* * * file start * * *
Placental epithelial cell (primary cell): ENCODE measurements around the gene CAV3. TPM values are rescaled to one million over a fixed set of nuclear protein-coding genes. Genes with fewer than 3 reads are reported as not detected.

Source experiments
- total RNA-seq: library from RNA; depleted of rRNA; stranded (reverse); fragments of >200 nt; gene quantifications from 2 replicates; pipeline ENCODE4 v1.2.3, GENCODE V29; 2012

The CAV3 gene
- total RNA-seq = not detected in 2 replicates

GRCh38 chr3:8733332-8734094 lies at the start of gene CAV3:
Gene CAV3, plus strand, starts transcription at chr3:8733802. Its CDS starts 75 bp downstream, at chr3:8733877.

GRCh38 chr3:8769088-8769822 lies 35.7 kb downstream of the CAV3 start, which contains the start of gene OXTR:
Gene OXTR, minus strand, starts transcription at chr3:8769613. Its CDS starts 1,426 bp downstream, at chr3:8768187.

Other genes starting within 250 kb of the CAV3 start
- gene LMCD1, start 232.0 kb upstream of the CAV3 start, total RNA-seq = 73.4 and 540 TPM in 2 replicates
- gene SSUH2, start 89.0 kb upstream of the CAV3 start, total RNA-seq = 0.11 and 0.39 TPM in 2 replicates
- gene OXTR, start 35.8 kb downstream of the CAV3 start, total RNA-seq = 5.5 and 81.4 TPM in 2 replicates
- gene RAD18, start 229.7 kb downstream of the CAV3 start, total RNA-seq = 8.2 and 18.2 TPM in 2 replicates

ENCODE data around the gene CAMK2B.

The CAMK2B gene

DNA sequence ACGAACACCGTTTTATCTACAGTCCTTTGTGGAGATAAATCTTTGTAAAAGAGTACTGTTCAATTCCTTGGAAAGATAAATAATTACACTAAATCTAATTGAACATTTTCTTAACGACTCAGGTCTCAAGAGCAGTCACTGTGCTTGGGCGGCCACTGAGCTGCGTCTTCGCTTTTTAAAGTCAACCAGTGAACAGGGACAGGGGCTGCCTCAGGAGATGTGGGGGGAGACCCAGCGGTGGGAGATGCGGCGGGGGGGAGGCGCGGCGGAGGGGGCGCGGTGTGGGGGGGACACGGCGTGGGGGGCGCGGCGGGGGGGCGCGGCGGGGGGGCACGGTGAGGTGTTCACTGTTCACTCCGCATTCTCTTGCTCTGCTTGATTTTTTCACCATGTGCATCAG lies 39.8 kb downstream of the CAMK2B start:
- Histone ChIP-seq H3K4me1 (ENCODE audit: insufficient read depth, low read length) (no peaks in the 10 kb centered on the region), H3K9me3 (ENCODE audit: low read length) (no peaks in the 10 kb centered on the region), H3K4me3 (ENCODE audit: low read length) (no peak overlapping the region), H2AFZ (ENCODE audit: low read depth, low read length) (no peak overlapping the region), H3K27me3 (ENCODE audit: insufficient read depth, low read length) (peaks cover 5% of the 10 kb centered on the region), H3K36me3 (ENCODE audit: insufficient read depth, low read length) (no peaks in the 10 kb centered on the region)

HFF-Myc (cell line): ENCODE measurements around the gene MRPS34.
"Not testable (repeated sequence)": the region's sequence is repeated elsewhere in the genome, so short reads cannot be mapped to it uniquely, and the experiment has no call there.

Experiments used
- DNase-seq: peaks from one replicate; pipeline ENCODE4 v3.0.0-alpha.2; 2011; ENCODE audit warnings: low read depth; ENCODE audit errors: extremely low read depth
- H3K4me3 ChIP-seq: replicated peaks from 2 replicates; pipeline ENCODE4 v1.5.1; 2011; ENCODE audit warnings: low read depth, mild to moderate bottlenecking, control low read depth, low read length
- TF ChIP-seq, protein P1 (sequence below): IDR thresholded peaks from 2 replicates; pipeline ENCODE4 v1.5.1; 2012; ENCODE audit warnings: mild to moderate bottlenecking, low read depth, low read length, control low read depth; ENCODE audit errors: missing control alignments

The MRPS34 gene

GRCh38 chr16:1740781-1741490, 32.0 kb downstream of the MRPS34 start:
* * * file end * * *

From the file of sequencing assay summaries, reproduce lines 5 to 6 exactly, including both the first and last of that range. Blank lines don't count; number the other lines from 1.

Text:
- total RNA-seq = not detected in 2 replicates

GRCh38 chr3:8733332-8734094 lies at the start of gene CAV3: